From: St Agnes Head to Newquay
Distance: 14m / 22.4km
Cumulated distance: 63.2 / 101
Percentage completed: 6.1
Today turned out to be quite a saintly day. I woke up in the village of Saint Agnes, overlooking the church.
When I was studying Art History in Manchester back in the day, the Early Medieval art option required that you got familiar with the lives of saints. It was crucial to be able to distinguish your Huberts from your Hedwigs, so that you could read the iconography in a stained glass window. The most interesting saints by far were the martyrs, because of the unbelievably inventive and very often gory deaths they were meted out. Take St Agnes for example .. she was apparently a real beauty who attracted many suitors. But as she had given her heart to God, she turned them all away. Piqued by all the refusals she was reported as a Christian and sent to the stake to be burnt alive. But the flames miraculously parted and refused to burn her until eventually, they were forced to behead her instead. After her death, she became the protector of virgins and gardeners, since virginity is symbolised as a closed garden. Indeed, the word Agnes means ‘pure and chaste’.
When I was little, the highlight of the year was the two week holiday we took down in Cornwall. We’d drive down from Liverpool, together with half of the country, for our time in the sun. And truly, it always was sunny in those days during the summer. Ask anyone of my age. We used to stay on farms close to Newquay and the build up to the fortnight was thrilling. My sister and I would make holiday ‘advent’ calendars .. like the Christmas version, except that instead of snowmen and baubles behind the windows, there would be drawings of buckets and spades and icecreams. The days were very simply filled with time on the beach and then tea back at the farm at the end of the day. We never sun-bathed. The hours were taken up investigating rock pools, playing french cricket and building the biggest sandcastles. It was idyllic to us, even if there was always sand in the sandwiches, the farm wreaked of pig pooh and the Atlantic turned your skin blue within minutes of paddling .. we rarely swam.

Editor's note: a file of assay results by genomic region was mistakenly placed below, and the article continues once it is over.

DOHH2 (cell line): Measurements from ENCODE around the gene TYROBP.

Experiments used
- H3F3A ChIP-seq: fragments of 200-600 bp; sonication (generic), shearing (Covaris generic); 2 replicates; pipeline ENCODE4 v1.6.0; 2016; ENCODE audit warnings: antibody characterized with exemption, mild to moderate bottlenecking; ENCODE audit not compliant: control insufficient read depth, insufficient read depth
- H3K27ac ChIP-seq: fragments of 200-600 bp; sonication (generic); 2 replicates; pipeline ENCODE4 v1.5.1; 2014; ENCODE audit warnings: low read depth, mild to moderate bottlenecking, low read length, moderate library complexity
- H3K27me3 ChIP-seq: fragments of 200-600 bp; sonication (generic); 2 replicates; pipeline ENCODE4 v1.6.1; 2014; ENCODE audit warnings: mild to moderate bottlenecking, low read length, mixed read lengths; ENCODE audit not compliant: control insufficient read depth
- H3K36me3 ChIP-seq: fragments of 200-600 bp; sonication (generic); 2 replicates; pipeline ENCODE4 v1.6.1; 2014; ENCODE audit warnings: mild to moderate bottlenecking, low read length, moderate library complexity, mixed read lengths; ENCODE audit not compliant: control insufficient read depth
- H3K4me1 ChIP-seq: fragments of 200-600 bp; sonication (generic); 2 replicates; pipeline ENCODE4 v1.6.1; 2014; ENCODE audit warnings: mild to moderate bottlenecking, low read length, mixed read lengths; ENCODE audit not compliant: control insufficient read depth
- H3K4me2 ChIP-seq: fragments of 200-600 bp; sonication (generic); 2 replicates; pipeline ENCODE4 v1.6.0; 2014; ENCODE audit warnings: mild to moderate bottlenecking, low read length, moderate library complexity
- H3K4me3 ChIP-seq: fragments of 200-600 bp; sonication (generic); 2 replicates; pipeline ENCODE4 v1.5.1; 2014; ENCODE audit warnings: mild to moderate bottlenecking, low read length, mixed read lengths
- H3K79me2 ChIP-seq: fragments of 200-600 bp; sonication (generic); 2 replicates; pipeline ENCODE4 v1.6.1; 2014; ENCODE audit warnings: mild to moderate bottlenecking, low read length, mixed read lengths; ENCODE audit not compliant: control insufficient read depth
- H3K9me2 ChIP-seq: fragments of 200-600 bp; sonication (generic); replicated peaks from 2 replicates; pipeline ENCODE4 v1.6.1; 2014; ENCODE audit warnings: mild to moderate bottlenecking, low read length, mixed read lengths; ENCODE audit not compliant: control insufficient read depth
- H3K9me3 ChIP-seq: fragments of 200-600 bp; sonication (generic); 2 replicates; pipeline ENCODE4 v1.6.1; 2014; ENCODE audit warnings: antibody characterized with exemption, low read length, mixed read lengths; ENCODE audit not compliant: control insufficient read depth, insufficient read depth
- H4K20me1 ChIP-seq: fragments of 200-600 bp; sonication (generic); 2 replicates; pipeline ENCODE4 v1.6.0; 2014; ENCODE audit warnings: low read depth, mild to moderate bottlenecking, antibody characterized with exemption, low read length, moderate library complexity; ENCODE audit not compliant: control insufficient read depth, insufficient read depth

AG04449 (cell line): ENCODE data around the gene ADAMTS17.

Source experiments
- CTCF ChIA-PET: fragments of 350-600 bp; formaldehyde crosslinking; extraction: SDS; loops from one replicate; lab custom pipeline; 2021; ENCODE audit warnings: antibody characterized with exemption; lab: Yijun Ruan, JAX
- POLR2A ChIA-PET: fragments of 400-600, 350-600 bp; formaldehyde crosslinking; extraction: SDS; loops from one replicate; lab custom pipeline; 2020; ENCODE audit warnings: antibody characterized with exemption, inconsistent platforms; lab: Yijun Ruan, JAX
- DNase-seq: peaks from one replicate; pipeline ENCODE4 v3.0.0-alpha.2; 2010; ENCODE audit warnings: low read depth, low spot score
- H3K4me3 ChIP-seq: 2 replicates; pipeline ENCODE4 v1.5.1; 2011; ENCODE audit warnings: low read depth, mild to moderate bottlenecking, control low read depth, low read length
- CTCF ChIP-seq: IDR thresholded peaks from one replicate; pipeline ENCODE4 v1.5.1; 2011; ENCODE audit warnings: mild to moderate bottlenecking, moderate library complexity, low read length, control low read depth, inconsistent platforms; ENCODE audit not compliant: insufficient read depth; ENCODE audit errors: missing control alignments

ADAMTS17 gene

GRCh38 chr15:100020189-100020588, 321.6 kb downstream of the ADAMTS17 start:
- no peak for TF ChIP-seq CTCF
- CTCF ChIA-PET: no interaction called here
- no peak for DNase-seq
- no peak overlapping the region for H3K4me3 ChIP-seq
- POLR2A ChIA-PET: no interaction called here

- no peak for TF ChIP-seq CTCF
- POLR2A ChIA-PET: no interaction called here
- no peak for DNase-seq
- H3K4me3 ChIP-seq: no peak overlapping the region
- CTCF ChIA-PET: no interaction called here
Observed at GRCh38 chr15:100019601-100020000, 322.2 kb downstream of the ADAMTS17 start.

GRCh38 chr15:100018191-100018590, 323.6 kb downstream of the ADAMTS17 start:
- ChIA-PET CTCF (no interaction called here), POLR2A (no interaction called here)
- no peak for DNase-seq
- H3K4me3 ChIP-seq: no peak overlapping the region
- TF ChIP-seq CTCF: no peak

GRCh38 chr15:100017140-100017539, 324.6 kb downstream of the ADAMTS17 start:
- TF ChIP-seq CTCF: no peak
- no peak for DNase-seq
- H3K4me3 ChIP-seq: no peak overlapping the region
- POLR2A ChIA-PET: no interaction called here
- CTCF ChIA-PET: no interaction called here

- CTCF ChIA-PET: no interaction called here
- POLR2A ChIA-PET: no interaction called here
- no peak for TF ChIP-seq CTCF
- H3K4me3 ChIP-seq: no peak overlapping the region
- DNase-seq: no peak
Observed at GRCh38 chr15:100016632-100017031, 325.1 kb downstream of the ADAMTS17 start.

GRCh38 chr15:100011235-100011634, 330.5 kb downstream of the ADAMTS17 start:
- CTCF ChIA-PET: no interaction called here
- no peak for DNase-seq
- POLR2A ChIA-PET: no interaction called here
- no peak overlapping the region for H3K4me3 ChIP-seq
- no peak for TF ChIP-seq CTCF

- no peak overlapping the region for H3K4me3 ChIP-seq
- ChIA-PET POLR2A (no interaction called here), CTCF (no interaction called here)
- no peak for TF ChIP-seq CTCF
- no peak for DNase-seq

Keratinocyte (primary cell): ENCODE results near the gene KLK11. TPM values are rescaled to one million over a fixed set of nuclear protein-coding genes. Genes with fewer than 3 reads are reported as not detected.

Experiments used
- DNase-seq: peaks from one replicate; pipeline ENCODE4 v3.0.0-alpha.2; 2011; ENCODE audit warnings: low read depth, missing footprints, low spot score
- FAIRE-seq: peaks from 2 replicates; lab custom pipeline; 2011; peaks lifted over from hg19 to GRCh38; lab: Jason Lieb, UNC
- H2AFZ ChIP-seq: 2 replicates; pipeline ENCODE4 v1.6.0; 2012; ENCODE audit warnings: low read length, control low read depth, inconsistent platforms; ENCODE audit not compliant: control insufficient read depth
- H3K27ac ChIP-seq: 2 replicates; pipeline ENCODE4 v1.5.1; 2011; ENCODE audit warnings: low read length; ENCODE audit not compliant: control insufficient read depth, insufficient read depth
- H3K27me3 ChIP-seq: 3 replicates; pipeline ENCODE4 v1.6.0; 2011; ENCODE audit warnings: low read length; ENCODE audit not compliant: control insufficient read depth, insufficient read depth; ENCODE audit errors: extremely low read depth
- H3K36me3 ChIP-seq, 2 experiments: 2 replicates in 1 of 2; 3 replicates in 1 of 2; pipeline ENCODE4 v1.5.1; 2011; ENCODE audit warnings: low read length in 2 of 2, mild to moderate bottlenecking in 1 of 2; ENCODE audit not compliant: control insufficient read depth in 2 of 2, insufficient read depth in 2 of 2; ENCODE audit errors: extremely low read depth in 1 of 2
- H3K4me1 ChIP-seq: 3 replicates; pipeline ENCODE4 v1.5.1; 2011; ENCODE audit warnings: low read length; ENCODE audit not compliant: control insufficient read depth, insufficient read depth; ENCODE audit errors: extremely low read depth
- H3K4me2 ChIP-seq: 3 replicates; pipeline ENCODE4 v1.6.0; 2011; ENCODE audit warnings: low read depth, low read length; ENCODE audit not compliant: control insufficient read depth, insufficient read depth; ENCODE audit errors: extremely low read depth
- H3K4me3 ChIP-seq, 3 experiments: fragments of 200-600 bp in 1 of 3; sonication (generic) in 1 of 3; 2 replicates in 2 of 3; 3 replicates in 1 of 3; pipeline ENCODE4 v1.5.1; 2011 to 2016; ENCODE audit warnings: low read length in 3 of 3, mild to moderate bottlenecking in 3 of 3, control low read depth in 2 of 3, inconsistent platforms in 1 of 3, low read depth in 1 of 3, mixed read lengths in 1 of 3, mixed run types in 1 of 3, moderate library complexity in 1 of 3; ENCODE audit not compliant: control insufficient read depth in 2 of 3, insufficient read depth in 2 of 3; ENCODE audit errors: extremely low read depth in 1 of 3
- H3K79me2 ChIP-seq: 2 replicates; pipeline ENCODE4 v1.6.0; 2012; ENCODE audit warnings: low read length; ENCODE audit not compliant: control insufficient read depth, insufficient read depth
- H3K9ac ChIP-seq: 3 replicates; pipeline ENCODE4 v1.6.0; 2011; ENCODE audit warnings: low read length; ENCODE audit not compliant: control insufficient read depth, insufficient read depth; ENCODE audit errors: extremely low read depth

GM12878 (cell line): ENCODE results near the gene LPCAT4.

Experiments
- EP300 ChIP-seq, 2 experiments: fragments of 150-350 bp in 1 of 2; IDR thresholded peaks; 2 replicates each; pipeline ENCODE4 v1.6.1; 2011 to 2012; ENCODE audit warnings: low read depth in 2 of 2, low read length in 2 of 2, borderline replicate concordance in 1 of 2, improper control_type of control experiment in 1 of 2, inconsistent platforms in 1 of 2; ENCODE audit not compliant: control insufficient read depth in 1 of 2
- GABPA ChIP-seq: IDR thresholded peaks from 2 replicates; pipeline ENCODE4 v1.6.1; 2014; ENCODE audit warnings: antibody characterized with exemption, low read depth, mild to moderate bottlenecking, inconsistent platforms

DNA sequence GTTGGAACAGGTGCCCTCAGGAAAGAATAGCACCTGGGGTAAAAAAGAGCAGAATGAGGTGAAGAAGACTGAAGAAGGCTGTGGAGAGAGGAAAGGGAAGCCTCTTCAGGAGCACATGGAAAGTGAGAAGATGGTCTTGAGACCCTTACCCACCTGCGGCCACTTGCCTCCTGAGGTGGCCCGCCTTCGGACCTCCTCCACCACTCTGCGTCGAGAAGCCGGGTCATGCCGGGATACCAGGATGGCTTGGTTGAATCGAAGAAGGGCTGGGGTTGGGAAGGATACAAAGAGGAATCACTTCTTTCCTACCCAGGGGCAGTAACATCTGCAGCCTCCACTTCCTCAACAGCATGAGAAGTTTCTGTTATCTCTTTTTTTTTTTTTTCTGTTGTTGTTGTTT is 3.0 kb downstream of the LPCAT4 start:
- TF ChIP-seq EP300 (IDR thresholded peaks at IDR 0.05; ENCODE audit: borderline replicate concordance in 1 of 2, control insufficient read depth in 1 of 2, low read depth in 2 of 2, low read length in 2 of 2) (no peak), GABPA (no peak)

Following the holy theme I was delighted to discover that today was St Perin Day and by total coincidence this morning I was walking the length of Perran Beach, which gets its name from the saint. It’s just north of Perranporth and is a fabulous 3 miles long, Even though the rain was pelting down, it was still really beautiful. I had the whole beach virtually to myself, bar the odd runner and several stalwart dog walkers.
The cliffs along the beach would be a geologist’s dream, I imagine .. with deep caves and magnificent colours. It’s certainly a note I’ve made to myself to find out more when I next speak to Mr Google. The shells and rock pools were just as I remember from my childhood.
The rain continued to fall all morning and I took refuge in Willow Café, for a latté and a slice of delicious coffee cake http://www.willowbistro.co.uk. I got talking to Jeanine, the owner, who had walked parts of the Wall of China. She kindly gave a donation to Walking The Black Dog, which will get paid into the SANE account tomorrow on my first rest day. I’ve been bowled over by the number of people who on hearing the story of the walk, have given donations. Sydney-sider friends know that we raised a fabulous $55600 for the Australian mental health charity, The Black Dog Institute, ahead of the walk. And now in the UK the sum being raised for the UK’s SANE is rising every day .. take a look at the sites. And if you feel saintly, like the day, please donate!
And then the sun came out as I walked up and over the cliffs, past beautiful inlets and crashing waves. Looking back over the miles I’d covered I truly felt for the first time that I really could do this whole walk. It was an exhilarating feeling.
At the end of the day there was time for one more bit of saintliness .. I was met by my lovely friend Liz, in her very welcome Volvo. The wonderful Heis family is giving me a home for the next week, ferrying me from the end of a day’s walk to be revived, washed and fed in the evening at their home in and returning me to the exact same spot the following morning to continue the walk.
Tomorrow is a day of rest, so no blog .. but please join me the day after for more musings!
Black Dog Tails
1st Officer William Murdoch had the mighty Newfoundland Rigel at his side when he rescued people stranded after the Titanic disaster.